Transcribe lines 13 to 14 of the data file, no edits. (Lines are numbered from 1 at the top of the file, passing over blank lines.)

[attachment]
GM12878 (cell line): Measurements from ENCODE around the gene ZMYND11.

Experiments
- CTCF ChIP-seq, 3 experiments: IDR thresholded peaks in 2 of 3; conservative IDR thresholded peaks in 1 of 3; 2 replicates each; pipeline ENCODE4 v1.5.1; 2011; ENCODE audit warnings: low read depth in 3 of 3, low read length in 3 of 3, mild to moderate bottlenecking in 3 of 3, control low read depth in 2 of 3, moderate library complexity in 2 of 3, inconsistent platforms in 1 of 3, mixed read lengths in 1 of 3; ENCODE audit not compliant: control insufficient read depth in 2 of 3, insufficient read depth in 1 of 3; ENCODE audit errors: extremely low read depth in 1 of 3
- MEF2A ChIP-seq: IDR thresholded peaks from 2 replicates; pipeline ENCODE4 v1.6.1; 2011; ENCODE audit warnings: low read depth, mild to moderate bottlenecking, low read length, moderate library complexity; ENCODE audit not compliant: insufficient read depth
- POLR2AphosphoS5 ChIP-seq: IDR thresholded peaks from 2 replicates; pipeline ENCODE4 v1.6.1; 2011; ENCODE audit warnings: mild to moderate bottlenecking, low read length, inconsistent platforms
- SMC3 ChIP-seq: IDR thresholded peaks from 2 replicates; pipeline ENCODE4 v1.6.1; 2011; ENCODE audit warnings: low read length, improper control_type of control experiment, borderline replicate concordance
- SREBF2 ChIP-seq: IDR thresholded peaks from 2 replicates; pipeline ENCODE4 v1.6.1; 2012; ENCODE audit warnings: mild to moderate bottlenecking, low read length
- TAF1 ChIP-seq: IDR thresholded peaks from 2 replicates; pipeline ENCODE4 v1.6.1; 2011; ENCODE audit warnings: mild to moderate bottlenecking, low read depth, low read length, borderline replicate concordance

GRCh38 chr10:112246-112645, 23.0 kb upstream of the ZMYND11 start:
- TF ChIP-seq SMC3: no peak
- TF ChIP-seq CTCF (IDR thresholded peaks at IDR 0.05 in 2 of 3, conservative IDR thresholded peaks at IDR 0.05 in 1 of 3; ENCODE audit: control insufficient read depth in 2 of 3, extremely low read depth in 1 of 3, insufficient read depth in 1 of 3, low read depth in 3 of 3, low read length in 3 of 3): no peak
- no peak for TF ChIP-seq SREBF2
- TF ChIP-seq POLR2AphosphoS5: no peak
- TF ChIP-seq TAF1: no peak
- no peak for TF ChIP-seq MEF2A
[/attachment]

- TF ChIP-seq POLR2AphosphoS5: no peak
- TF ChIP-seq TAF1: no peak